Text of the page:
PARIS, Aug 29 (Reuters) - French industrialist Martin Bouygues has put his luxury yacht up for sale for 67.5 million euros ($85 million), slightly more than he paid two years ago, according to the website of business magazine Challenges.
The 62.5-metre “Baton Rouge” was built by the Netherlands-based Icon Yachts and employs a crew of 16, according to Challenges. Fitted out with a dance floor, pool and bar, it had been rented out for 455,000 euros a week.
A spokesman for Martin Bouygues’s construction-to-telecom conglomerate Bouygues SA would not comment on the report, saying the yacht was part of the chief executive’s private life.
A sale would come as the Bouygues group is being hit hard by low-cost mobile phone competitor Iliad, which has sparked a price war in the sector in France. The company posted sharply lower first-half earnings late on Tuesday.
Martin Bouygues and his brother control 21 percent of the company founded by their father in 1952. The pair have slipped down in Challenges magazine’s rankings of France’s richest people in the past year to the 35th spot, with net worth of 1.4 billion euros, as the value of their Bouygues stake has shriveled.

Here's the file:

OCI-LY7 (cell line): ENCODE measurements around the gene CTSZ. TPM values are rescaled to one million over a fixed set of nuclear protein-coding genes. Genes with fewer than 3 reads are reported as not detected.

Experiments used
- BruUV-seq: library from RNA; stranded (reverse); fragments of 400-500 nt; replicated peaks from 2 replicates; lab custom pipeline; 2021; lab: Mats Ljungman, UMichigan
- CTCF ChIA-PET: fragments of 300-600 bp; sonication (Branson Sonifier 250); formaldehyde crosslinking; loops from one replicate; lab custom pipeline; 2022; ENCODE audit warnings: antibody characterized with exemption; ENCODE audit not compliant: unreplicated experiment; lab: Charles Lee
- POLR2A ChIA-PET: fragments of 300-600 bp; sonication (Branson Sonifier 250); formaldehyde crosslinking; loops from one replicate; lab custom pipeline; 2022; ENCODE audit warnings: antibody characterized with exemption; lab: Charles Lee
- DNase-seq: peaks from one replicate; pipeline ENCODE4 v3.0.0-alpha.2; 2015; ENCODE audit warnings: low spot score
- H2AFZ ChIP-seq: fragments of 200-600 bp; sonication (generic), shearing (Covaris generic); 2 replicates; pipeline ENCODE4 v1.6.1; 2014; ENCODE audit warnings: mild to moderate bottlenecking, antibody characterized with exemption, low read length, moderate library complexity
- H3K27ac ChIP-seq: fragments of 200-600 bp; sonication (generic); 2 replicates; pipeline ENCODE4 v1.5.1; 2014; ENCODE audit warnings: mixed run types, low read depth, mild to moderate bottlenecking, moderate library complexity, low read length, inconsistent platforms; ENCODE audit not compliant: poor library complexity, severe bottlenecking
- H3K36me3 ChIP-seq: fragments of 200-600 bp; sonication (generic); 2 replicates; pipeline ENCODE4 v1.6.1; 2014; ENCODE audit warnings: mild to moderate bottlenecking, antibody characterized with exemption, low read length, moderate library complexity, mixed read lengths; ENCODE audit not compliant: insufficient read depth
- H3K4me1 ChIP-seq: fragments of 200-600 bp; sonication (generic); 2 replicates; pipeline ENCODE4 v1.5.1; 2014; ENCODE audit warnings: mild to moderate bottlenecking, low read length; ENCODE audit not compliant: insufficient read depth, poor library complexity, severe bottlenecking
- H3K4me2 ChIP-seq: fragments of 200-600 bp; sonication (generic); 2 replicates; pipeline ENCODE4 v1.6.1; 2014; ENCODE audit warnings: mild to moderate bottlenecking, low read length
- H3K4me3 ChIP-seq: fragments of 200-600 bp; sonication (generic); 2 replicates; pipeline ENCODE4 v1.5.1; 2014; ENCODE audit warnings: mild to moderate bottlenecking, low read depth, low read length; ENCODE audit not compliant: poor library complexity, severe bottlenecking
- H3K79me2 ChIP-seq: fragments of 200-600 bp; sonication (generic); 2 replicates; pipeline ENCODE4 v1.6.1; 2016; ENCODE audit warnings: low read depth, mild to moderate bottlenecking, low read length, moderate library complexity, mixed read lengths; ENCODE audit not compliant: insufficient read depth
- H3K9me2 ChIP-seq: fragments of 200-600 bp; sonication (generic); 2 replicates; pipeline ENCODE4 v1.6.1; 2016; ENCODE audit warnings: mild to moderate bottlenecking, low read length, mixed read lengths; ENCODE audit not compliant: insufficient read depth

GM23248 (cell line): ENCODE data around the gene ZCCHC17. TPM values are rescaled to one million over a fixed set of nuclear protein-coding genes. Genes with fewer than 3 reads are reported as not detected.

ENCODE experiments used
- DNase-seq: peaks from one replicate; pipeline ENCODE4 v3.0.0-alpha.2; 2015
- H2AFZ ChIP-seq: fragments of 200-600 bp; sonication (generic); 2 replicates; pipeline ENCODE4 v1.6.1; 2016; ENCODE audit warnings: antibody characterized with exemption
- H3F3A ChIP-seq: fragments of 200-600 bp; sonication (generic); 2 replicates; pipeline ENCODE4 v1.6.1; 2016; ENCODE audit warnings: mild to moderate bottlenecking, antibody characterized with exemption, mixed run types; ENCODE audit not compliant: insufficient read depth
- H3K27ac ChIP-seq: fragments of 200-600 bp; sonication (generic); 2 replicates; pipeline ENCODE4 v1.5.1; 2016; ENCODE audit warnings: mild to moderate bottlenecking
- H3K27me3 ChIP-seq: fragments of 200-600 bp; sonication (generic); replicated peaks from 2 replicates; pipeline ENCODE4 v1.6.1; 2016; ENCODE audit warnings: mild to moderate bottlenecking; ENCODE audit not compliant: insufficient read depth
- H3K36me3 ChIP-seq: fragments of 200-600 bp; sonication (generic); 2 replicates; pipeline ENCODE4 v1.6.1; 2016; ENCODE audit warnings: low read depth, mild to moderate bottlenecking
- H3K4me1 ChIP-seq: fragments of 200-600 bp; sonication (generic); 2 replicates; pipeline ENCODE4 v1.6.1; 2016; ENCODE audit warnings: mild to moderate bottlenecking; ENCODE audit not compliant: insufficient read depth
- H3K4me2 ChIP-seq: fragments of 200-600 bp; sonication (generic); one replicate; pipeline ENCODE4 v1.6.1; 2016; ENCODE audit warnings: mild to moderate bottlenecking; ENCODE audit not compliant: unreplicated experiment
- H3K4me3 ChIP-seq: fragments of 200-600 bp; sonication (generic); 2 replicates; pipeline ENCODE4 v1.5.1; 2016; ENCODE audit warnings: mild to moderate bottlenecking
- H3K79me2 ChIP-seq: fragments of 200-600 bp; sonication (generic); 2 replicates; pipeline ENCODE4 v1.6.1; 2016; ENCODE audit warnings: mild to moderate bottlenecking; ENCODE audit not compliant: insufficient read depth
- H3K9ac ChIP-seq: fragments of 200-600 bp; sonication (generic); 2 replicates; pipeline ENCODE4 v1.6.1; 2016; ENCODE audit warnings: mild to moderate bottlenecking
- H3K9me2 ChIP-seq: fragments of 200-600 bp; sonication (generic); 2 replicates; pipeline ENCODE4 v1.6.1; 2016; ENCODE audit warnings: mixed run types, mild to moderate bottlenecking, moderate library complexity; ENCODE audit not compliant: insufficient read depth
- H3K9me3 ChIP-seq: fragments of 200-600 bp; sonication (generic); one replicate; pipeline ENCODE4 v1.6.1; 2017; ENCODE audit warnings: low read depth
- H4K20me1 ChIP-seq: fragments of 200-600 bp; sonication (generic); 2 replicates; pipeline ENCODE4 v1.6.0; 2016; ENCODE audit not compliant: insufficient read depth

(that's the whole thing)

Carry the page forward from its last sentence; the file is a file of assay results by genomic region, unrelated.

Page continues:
“The state picked our pockets in the spectrum auction last year and a month later they smashed us with the arrival of the fourth mobile player,” Martin Bouygues lamented at a news conference on Wednesday.
Bouygues shares have plummeted from peaks around 67 euros seen in 2007 and were trading at 20.285 euros by 1246 GMT, down 7.4 percent in reaction to the company’s latest figures.
Iliad’s arrival in the French mobile sector was approved under former President Nicolas Sarkozy despite his close friendship with Martin Bouygues, who was a witness at his wedding in 2008 and is godfather to one of his sons.
Iliad founder Xavier Niel now owns France’s 12th biggest fortune, just behind tycoon Vincent Bollore on whose yacht Sarkozy famously vacationed after his election in 2007.
Another luxury yacht, belonging to entrepreneur Stephane Courbit who built his fortune in television, sank off the coast of Greece in February. A video of the wreck proved popular with the recession-weary French when it went viral on the Internet. ($1 = 0.7958 euros) (Reporting by Leila Abboud)